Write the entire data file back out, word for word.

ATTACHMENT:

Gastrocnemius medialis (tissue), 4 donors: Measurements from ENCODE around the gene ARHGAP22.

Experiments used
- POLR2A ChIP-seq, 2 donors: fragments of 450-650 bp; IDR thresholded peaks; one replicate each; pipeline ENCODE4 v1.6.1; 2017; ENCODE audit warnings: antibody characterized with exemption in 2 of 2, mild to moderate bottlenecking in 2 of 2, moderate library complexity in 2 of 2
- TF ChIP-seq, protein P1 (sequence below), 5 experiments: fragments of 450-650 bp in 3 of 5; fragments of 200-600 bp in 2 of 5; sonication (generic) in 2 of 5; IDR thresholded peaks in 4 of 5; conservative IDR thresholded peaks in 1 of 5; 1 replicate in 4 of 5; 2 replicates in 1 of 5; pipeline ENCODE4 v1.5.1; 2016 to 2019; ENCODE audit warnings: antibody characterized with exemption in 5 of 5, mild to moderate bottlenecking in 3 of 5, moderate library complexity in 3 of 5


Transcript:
Gastrocnemius medialis (tissue), 4 donors: Measurements from ENCODE around the gene ARHGAP22.

Experiments used
- POLR2A ChIP-seq, 2 donors: fragments of 450-650 bp; IDR thresholded peaks; one replicate each; pipeline ENCODE4 v1.6.1; 2017; ENCODE audit warnings: antibody characterized with exemption in 2 of 2, mild to moderate bottlenecking in 2 of 2, moderate library complexity in 2 of 2
- TF ChIP-seq, protein P1 (sequence below), 5 experiments: fragments of 450-650 bp in 3 of 5; fragments of 200-600 bp in 2 of 5; sonication (generic) in 2 of 5; IDR thresholded peaks in 4 of 5; conservative IDR thresholded peaks in 1 of 5; 1 replicate in 4 of 5; 2 replicates in 1 of 5; pipeline ENCODE4 v1.5.1; 2016 to 2019; ENCODE audit warnings: antibody characterized with exemption in 5 of 5, mild to moderate bottlenecking in 3 of 5, moderate library complexity in 3 of 5